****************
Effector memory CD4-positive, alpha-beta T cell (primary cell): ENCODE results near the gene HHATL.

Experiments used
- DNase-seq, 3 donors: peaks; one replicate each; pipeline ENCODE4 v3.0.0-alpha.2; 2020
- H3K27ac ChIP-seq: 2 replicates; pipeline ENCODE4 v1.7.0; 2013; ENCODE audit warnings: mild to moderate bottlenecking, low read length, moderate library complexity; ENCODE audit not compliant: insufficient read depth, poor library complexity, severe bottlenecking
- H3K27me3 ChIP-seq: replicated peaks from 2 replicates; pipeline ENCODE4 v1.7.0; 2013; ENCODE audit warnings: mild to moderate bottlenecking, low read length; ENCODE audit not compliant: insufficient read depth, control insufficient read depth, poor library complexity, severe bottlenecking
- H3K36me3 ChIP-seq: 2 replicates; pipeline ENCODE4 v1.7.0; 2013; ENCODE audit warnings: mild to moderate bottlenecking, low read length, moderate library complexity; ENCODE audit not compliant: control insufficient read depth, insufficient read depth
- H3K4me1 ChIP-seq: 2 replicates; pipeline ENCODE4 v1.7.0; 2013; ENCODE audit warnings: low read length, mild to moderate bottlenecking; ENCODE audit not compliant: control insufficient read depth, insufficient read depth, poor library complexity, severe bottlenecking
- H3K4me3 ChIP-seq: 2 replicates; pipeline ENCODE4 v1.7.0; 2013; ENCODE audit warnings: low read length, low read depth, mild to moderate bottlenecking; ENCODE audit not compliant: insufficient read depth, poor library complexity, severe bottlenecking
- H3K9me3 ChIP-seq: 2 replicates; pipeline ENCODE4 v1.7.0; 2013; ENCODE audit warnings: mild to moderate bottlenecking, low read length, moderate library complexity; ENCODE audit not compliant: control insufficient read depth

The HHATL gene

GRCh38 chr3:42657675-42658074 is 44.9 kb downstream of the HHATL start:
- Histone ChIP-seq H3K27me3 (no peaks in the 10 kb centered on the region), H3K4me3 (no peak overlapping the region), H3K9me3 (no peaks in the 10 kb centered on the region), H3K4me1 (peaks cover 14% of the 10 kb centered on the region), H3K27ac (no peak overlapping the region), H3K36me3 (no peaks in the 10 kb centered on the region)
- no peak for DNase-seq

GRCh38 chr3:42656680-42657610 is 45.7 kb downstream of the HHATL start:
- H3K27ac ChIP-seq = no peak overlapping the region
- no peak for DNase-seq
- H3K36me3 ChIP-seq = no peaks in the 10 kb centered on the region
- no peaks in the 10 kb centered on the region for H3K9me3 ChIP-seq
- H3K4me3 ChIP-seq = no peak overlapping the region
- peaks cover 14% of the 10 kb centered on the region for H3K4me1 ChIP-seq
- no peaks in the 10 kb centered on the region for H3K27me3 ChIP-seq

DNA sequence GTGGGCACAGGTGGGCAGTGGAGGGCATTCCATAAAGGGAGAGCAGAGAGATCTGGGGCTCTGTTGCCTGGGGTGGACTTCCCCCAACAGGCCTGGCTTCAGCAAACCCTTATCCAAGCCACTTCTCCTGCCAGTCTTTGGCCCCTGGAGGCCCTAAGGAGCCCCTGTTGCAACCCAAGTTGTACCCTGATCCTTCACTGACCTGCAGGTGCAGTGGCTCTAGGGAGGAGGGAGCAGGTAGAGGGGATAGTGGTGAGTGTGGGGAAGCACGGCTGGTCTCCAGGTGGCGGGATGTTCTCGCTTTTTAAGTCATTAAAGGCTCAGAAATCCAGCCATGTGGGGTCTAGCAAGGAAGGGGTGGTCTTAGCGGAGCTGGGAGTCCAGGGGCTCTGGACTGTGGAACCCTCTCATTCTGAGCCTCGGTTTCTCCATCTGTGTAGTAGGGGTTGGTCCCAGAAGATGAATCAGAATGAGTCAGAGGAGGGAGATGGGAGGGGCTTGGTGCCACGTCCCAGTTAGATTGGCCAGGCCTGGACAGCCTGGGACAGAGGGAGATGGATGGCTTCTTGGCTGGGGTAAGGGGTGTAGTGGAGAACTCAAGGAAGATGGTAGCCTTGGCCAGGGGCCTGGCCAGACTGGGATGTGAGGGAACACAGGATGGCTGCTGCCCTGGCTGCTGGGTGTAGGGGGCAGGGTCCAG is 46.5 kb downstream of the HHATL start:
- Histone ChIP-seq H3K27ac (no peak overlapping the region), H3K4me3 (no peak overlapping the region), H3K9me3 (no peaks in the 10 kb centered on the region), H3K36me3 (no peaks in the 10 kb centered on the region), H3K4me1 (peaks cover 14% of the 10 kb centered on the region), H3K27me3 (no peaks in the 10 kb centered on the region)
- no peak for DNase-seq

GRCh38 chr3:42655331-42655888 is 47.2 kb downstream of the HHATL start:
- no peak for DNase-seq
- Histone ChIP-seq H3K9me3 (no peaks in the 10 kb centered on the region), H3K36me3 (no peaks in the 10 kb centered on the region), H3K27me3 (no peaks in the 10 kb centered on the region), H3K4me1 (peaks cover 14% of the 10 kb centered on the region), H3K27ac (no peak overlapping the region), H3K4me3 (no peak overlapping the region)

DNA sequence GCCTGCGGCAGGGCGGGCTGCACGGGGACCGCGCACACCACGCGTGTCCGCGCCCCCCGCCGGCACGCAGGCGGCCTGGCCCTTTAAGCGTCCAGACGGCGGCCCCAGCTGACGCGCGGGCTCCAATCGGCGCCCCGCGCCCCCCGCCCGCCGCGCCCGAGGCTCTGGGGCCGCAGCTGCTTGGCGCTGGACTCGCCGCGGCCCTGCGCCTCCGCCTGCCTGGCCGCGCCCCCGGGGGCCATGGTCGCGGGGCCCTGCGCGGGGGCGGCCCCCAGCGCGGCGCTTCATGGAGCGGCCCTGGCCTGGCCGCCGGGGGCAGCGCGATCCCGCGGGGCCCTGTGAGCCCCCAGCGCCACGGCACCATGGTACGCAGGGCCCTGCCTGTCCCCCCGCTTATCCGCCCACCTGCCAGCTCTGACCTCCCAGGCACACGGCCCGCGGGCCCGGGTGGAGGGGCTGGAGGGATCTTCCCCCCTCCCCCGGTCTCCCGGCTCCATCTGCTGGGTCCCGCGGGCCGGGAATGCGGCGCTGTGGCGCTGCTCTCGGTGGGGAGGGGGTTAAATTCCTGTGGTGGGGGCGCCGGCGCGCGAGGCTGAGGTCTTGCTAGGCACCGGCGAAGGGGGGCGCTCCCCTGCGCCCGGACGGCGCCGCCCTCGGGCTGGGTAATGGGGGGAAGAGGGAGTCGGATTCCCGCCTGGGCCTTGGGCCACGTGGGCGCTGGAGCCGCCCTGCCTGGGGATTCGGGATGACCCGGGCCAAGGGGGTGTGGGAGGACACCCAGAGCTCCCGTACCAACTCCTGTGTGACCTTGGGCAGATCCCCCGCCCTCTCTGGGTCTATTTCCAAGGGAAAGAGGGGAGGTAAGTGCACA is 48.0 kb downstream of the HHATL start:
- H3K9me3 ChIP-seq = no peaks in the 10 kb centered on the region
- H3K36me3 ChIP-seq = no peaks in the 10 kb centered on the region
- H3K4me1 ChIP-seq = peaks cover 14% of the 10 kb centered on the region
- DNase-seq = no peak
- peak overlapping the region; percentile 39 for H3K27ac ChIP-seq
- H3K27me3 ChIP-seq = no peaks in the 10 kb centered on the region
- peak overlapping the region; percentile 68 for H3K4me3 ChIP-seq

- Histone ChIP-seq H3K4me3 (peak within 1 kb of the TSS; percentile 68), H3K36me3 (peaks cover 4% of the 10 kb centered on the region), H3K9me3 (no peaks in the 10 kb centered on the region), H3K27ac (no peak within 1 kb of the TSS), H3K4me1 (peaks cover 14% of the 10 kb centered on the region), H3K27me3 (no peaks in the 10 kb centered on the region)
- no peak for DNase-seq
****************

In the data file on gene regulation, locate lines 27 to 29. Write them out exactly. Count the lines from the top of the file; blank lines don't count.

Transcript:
- Histone ChIP-seq H3K9me3 (no peaks in the 10 kb centered on the region), H3K36me3 (no peaks in the 10 kb centered on the region), H3K27me3 (no peaks in the 10 kb centered on the region), H3K4me1 (peaks cover 14% of the 10 kb centered on the region), H3K27ac (no peak overlapping the region), H3K4me3 (no peak overlapping the region)

DNA sequence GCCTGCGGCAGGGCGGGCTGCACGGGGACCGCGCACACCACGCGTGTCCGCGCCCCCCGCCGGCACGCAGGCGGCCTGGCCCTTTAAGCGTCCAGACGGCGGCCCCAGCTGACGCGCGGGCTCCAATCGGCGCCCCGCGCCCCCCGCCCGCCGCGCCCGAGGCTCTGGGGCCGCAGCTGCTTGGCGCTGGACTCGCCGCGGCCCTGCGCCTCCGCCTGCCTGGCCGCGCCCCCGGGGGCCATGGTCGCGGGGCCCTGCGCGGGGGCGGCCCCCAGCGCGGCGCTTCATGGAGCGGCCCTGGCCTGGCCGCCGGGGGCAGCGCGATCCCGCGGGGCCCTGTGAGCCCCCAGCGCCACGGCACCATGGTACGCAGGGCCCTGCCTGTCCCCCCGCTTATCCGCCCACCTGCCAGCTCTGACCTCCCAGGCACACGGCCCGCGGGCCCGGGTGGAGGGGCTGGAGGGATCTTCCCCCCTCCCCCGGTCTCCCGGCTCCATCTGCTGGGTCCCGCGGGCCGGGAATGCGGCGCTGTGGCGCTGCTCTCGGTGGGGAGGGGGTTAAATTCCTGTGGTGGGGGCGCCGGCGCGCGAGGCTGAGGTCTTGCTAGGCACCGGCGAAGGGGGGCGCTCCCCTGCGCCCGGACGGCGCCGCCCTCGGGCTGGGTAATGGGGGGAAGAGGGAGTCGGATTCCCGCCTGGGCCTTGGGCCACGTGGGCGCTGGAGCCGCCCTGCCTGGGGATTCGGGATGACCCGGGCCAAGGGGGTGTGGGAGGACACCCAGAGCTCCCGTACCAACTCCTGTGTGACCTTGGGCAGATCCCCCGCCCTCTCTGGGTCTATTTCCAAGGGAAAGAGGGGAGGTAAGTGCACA is 48.0 kb downstream of the HHATL start:
- H3K9me3 ChIP-seq = no peaks in the 10 kb centered on the region